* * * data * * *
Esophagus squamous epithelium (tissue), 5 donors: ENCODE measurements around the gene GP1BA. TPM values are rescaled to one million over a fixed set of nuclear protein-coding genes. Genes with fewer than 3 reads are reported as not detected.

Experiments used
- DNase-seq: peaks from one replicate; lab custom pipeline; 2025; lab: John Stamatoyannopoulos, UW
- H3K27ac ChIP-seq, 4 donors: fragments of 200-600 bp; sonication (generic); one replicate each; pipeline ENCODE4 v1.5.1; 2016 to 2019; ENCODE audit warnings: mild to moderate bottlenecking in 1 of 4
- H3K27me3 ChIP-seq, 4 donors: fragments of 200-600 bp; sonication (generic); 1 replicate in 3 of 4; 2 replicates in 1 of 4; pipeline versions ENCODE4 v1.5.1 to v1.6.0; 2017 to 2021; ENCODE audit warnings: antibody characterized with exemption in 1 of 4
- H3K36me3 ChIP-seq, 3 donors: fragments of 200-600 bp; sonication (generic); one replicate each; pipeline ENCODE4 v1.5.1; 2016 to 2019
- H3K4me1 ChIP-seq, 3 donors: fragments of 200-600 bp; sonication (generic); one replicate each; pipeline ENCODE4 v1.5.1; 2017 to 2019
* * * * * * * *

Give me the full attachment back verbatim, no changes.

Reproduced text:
Esophagus squamous epithelium (tissue), 5 donors: ENCODE measurements around the gene GP1BA. TPM values are rescaled to one million over a fixed set of nuclear protein-coding genes. Genes with fewer than 3 reads are reported as not detected.

Experiments used
- DNase-seq: peaks from one replicate; lab custom pipeline; 2025; lab: John Stamatoyannopoulos, UW
- H3K27ac ChIP-seq, 4 donors: fragments of 200-600 bp; sonication (generic); one replicate each; pipeline ENCODE4 v1.5.1; 2016 to 2019; ENCODE audit warnings: mild to moderate bottlenecking in 1 of 4
- H3K27me3 ChIP-seq, 4 donors: fragments of 200-600 bp; sonication (generic); 1 replicate in 3 of 4; 2 replicates in 1 of 4; pipeline versions ENCODE4 v1.5.1 to v1.6.0; 2017 to 2021; ENCODE audit warnings: antibody characterized with exemption in 1 of 4
- H3K36me3 ChIP-seq, 3 donors: fragments of 200-600 bp; sonication (generic); one replicate each; pipeline ENCODE4 v1.5.1; 2016 to 2019
- H3K4me1 ChIP-seq, 3 donors: fragments of 200-600 bp; sonication (generic); one replicate each; pipeline ENCODE4 v1.5.1; 2017 to 2019